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News Wrap: Kim says North Korea ending moratorium on nuclear testing

In our news wrap Tuesday, North Korean leader Kim Jong Un announced he is ending a moratorium on nuclear and long-range missile testing. He also said his military will soon unveil a new strategic weapon, and that his country will not give up its nuclear program unless the U.S. changes policy. Meanwhile, dignitaries in Seoul, South Korea, rang the peace bell at midnight as crowds waved lights.

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  • Nick Schifrin:

    In the day's other news: North Korea leader Kim Jong-un announced he is ending a moratorium on nuclear and long-range missile testing. He also said his military will soon unveil a new strategic weapon. Kim warned, the country will never give up its nuclear program unless the U.S. changes policy, including easing sanctions.

    Against that against that backdrop, state TV showed an elaborate New Year's Eve celebration in the capital, Pyongyang, complete with fireworks and stage performances.

    Elsewhere around the world, the new year entered with pageantry and pyrotechnics. Dignitaries in Seoul, South Korea, rang the peace bell at midnight, as crowds waved lights. In Dubai, fireworks shot from the sides of the iconic Burj Khalifa tower.

    And, in this country, New York City stepped up security as it geared up for tonight's celebrations. Police in Times Square patted down visitors as they entered. Many in the crowd came from around the world to witness the ball drop firsthand.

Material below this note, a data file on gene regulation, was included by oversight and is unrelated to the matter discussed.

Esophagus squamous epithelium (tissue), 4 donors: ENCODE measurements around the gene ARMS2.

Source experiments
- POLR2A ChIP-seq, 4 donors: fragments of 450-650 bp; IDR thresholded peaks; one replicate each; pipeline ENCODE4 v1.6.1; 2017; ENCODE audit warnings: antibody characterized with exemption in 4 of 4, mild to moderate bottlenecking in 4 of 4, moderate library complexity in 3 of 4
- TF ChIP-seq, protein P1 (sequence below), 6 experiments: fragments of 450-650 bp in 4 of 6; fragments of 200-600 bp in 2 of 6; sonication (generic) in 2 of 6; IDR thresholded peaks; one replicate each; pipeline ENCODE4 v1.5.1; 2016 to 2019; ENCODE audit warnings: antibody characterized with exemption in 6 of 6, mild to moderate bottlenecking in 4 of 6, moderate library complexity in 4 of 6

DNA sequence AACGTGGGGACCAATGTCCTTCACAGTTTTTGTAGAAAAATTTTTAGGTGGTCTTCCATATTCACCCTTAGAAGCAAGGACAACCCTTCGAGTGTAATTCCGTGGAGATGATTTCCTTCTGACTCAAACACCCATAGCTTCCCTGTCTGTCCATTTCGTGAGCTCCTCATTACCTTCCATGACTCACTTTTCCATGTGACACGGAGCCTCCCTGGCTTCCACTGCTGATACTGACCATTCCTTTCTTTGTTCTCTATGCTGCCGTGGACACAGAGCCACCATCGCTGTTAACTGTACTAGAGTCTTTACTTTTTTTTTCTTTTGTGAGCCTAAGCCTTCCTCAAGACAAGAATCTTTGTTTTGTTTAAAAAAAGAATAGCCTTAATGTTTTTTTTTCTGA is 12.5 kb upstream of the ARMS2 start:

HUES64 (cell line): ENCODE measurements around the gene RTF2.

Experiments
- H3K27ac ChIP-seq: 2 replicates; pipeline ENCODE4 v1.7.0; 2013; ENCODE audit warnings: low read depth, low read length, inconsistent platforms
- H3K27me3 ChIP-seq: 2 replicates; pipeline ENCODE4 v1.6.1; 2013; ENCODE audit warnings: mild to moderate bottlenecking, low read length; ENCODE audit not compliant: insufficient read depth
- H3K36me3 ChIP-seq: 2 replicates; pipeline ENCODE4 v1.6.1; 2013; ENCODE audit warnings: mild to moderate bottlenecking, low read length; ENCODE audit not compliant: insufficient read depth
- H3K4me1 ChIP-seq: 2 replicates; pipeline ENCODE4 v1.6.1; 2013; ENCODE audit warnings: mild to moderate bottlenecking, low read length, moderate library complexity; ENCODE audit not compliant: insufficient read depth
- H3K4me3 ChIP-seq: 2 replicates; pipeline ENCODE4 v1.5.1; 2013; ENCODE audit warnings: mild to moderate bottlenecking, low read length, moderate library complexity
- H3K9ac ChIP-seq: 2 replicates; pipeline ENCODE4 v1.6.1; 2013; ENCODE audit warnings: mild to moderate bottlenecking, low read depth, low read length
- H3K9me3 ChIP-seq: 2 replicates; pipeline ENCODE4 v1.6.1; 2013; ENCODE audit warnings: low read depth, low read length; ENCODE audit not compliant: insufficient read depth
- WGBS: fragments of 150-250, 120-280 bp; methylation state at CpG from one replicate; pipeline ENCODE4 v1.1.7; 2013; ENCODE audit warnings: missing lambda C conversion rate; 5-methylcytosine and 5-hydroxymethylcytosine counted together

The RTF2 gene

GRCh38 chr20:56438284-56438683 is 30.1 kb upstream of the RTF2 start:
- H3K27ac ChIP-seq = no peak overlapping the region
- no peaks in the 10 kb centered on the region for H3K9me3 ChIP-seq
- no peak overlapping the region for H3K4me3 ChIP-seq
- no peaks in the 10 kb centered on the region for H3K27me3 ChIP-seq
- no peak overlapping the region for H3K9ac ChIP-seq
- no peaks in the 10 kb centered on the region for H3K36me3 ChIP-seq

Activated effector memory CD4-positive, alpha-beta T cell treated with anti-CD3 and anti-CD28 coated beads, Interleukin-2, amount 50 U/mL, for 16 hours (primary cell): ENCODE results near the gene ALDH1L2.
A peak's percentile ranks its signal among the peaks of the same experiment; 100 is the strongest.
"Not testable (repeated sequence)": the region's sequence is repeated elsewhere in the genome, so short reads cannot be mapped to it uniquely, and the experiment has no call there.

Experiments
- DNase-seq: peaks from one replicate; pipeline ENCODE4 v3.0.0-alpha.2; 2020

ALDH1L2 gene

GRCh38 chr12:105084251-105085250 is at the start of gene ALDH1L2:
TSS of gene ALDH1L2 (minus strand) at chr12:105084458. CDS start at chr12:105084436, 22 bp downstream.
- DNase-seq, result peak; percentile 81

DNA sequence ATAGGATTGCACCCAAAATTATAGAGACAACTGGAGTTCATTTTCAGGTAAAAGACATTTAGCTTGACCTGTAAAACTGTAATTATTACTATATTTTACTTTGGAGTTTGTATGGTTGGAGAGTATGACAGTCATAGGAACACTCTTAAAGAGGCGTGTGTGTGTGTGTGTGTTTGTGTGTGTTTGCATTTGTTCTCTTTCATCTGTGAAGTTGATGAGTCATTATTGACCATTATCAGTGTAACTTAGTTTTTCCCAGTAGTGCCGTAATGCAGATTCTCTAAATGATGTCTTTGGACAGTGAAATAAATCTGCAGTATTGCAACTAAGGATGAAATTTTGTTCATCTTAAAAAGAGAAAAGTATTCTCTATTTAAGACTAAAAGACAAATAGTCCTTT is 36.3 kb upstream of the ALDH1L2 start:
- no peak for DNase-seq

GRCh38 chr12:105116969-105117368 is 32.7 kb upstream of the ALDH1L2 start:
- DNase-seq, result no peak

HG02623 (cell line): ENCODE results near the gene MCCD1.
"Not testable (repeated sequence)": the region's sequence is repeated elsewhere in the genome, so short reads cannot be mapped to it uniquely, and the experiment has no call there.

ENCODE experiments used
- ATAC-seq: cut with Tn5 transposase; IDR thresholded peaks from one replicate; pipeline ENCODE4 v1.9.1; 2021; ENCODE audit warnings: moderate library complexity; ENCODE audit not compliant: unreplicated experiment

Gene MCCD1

• Elena Gonzalez:

    This is a once-in-a-lifetime experience. We come from Canary Islands. It's a little, little bunch of islands from Spain.

    And this is just something you have to do in your life at least once. And despite everybody has told us, don't do it, it's crazy, it gets hectic, it's so cold, we're just going to make it once.

  • Nick Schifrin:

    Other cities have their own midnight drops, including Key West, Florida, where a giant prop key lime wedge falls into a giant martini glass.

    But, in Atlanta, the peach drop of an 800-pound fiberglass fruit was canceled, as officials look for a new location.

    For thousands in Australia, fear of wildfires overshadowed the festivities of New Year's. Over Sydney Harbor, the annual fireworks spectacle went ahead under a pall of smoke from fires burning outside the city.

    And in Victoria state, the town of Mallacoota had a narrow escape.

    Sejal Karia of Independent Television News reports.

  • Sejal Karia:

    Pitched darkness at 9:20 in the morning. When daylight eventually punched through, the fires had turned the skies blood red and forced the entire town to evacuate; 4,000 people huddled on the wharves and beaches, while hundreds of others escaped by boat from the flames that were racing to the shore.

  • Woman:

    We got all our boats out. We just jumped on them. We didn't even bring anything.

  • Sejal Karia:

    Every one of Australia's states is experiencing wildfires, unprecedented temperatures, combined with strong winds and a sustained dry period, bolstering the flames.

  • Daniel Andrews:

    These fires, particularly in East Gippsland, overnight and throughout yesterday were creating their own weather. That's how fierce, that's how active those fires were.

  • Sejal Karia:

    And while there have been lucky escapes, with this car emerging just seconds before huge flames jumped this major highway linking Sydney to Melbourne, the fires have so far also claimed 12 lives. Four others are currently missing.